I have to say that I’m a little surprised to find myself reviewing an album by a Nanny, but I guess I should hasten to add that in this case it’s a name, not a profession. Nanny Assis, a respected Brazilian jazz percussionist and veteran of many concert and recording sessions, has now joined the ranks of artists with their very own solo albums. Double Rainbow is due out in February on the Blue Toucan label, and it’s a mix consisting of a number of familiar Brazilian tunes combined with some new tunes written by Nanny. There’s also at least one surprise, but more later about that.
He’s joined by numerous accompanists – too many to name – which is probably a testament to his wide circle of talented friends, and at the same time an indication that there were probably a number of different recording sessions. (Although that’s not detailed on the album notes.)
Nanny is first and foremost a percussionist, and that’s reflected in the choices of music and arrangements. Within that framework, he’s assembled a good collection of songs that includes several written by Brazilian legend Antonio Carlos Jobim. One of those is the first cut, which is also the album title, “Double Rainbow”, but I really didn’t feel that it was one of the stronger tunes on the album. Either Nanny disagrees with me or he just thought it was a catchy name for his first album.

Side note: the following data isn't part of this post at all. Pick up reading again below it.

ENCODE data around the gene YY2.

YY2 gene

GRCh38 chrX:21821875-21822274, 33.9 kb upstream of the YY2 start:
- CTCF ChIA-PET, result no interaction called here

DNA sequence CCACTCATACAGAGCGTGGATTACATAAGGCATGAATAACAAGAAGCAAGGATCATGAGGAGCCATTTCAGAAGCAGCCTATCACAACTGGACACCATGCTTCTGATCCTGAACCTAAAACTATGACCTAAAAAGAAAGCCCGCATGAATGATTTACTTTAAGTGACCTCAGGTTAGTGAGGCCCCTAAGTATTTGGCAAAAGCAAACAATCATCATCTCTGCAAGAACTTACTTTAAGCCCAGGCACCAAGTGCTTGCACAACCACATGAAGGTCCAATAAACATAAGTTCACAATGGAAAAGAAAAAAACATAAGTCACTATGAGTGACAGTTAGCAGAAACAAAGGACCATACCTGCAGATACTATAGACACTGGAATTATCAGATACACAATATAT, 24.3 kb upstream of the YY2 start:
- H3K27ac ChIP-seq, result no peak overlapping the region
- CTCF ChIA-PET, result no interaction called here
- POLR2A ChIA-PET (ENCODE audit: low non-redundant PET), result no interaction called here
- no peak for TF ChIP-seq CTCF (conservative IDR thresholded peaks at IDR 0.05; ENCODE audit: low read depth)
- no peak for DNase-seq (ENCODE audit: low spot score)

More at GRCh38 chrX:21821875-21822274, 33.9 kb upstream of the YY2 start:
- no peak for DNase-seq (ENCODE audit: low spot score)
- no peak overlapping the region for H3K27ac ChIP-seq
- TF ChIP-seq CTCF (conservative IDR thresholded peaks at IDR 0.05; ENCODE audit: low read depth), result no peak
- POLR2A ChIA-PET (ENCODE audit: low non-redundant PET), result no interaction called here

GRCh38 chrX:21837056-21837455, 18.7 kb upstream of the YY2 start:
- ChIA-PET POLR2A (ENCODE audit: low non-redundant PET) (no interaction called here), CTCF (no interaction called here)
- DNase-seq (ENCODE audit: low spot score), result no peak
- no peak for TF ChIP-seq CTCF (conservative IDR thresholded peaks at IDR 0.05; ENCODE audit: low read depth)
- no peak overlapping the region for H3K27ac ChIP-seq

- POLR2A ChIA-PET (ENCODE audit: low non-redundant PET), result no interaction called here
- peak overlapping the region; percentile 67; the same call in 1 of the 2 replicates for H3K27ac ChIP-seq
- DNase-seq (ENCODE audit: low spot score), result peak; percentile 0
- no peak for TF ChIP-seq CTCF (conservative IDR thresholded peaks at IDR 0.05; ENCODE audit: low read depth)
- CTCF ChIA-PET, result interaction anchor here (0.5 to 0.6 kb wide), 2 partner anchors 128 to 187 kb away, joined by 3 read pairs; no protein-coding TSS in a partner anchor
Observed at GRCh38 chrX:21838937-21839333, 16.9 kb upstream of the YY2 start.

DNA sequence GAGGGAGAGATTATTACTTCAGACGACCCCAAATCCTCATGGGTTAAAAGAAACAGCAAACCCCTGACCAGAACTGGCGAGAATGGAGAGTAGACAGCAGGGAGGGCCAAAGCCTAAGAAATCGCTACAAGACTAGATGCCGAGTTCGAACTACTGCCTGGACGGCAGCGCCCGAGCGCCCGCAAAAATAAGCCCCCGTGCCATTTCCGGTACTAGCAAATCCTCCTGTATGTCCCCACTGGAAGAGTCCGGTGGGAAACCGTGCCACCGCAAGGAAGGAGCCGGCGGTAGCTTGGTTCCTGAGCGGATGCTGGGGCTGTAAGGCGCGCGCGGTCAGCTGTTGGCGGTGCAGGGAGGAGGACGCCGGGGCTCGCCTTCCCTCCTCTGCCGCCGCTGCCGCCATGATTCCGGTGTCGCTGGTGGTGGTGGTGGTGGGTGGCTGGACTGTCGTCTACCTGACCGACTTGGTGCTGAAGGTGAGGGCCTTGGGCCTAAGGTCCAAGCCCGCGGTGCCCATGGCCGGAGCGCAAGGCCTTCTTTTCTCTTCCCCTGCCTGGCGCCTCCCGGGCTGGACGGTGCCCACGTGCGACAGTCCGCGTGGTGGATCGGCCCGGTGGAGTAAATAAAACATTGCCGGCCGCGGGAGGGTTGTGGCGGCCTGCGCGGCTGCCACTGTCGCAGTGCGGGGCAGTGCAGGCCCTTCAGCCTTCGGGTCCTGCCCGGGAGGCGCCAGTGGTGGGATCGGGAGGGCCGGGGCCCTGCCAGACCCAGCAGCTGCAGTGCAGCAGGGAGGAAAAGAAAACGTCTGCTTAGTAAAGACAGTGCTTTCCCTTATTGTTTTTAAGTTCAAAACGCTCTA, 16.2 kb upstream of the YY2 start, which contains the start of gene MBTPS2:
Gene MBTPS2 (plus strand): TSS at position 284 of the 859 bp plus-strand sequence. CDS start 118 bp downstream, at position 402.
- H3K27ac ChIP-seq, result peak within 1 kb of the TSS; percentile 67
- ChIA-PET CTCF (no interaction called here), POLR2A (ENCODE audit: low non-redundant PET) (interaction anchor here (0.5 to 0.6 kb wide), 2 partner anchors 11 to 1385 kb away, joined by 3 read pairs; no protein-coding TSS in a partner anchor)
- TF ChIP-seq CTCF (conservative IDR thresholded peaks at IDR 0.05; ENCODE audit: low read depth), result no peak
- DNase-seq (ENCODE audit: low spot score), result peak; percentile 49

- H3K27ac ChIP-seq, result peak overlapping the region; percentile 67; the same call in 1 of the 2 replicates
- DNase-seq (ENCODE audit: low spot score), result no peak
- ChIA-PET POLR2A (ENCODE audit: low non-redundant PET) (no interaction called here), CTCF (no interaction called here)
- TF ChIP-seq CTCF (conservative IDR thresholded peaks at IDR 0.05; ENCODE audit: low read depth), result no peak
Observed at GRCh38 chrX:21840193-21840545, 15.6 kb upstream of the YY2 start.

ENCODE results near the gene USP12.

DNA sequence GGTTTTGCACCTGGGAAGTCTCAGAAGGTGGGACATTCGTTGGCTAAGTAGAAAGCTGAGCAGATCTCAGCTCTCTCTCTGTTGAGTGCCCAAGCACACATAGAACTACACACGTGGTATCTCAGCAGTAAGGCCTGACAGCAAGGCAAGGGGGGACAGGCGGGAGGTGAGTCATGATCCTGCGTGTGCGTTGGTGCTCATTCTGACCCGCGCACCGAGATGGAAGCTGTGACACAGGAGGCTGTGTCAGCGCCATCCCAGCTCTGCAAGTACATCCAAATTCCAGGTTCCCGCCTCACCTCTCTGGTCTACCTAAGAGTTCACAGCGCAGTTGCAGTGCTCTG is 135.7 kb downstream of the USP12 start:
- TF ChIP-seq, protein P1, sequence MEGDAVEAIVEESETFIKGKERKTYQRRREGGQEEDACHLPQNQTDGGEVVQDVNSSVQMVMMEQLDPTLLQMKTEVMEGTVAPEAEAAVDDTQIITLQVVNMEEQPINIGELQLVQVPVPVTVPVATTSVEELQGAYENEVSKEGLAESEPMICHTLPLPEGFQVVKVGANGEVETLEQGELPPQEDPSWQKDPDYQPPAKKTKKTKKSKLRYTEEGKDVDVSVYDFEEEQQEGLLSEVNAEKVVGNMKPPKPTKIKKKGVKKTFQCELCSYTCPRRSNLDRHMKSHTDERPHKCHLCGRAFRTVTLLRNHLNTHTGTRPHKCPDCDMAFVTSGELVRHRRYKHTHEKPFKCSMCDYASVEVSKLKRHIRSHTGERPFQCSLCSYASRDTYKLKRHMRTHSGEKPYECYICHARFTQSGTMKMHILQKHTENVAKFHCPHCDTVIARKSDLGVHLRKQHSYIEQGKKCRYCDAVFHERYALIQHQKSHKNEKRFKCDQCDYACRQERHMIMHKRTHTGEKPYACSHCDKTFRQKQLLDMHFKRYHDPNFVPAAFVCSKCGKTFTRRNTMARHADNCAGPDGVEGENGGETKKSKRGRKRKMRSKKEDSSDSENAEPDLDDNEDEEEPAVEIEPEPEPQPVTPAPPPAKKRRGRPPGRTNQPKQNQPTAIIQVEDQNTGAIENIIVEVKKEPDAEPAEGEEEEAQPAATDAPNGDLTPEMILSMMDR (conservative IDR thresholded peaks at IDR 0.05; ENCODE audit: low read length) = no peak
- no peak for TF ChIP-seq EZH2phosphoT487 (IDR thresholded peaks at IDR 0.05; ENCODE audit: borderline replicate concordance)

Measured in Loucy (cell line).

In any case, I did like most of the others on the album, especially the second track, “A Rã” (Portuguese for toad) a bouncy little thing – groan – that Nanny describes as having an Afro-Brazilian rhythm. He also touches base with Brazilian standards by including a good version of what is probably one of the most recognizable Brazilian jazz tunes, “Mas Que Nada”, and he also includes “Brasileirinho”, a well-known Chorinho.
Another song I enjoyed was “Magalenha”, which is something a little different. I was surprised to hear it described as Brazilian rap, because to me it just sounds like someone singing in a way similar to the other tunes, except really, really fast. An interesting sound, and combined with the drums, very enjoyable. A bigger surprise, though, was the inclusion on the album of “Sorrir (Smile)”, which is – you guessed it – the old standard written by Charlie Chaplin. A soft and pleasing version, even with the Brazilian beat.
Overall, a good effort for a debut album, and if you’re a fan of Brazilian jazz, well worth a listen.
1. Double Rainbow
2. A Rã
4. O Pato
6. Mas Que Nada
7. Melhor Refrão
9. Sorrir (Smile)
11. Folhas Secas
12. Salsinha Dali Tutu
13. Kiss from a Rose
15. Revolução Rural
16. Chovendo Na Roseira [Portuguese Version]
Amazon doesn’t have clips up yet, but you can hear them at Allmusic.